Building your contacts in the music business is a great way to move your career ambitions forward swiftly. Most people working in music do the job they do because they are passionate about music and so if you approach them respectfully and in the correct way they are often willing to help – or point you in the direction of someone who can. However, the people you need to meet are almost always very busy, so knowing how to reach out to them in a way that gets a response and builds a relationship is key to your success.
Tip 1: To really connect make your request clear, concise and specific.
Executives in the music business receive many requests for help and information every day. Requests from within their own organisation and from people whom they already know easily take priority. This leaves them with limited time to respond to you so you need to tell them why you’ve approached them in particular and at this initial stage just ask for a single piece of advice.
How NOT to do it
At Music Business School we are in constant communication with people on both sides of the fence: music execs who are approached by bands, artists and aspiring entrepreneurs – and the bands, artists and aspiring entrepreneurs who are doing the approaching!
All too often I hear bands saying “I emailed so-and-so at such-and-such company, but didn’t hear anything back – what am I doing wrong?” When I hear this, I ask them what sort of email they sent, and all to often it’s something like this:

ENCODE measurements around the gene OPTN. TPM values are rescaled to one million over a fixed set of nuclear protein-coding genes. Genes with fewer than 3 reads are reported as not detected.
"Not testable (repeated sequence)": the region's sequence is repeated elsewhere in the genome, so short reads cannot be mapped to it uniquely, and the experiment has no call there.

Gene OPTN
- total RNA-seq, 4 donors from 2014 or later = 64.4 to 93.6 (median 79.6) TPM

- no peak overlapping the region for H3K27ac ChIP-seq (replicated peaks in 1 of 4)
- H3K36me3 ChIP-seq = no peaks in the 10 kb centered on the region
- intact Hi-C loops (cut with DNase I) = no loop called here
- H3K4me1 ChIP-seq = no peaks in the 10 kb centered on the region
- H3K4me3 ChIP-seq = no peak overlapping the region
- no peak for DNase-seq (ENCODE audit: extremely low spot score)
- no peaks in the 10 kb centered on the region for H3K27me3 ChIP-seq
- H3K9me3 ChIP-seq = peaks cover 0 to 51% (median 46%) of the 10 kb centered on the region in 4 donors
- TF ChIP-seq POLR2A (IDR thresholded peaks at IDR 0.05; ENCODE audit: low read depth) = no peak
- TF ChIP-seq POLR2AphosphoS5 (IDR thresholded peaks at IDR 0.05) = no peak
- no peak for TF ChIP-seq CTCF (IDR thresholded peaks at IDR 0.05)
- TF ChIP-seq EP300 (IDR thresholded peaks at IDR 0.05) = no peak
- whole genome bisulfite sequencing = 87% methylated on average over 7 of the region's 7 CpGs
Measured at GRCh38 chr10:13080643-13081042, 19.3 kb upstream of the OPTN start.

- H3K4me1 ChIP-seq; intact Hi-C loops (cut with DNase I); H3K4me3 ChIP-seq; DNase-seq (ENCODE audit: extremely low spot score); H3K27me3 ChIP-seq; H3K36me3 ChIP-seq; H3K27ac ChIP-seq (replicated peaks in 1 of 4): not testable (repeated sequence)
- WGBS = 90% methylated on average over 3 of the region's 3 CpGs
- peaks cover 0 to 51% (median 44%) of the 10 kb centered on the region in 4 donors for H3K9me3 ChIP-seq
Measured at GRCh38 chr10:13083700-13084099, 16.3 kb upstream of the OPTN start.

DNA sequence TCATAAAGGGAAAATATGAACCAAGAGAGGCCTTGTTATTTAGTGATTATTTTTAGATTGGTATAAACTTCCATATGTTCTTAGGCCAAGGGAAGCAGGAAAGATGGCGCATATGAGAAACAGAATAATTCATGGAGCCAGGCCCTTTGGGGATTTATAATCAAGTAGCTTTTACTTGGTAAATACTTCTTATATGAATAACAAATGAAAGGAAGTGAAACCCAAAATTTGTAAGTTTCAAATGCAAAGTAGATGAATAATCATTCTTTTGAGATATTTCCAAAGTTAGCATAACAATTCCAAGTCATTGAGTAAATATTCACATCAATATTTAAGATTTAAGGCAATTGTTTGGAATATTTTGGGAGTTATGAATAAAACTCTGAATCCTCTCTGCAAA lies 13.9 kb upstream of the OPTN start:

Hi there! We are a great new band but need a record label to get to the next level, can you help us? Check out our soundcloud at the link below!
When you send a message like this – particularly if you’re including unrequested links/biography/photos etc suggests two things. First off, it suggest that you’ve not really thought about the person you’re emailing, and are probably just trying as many people as possible in the hope that something will stick.
Secondly, without a specific question, how is the person receiving an email like this going to be able to respond? “Can you help us?” is such a vague question, that someone who is busy is just going to skip over the email partly because it’s too difficult to answer without a lengthy back and forth, and partly because they know it’s probably a waste of their time. Think of your end goal of building your contacts in the music business. What impression do you want to leave.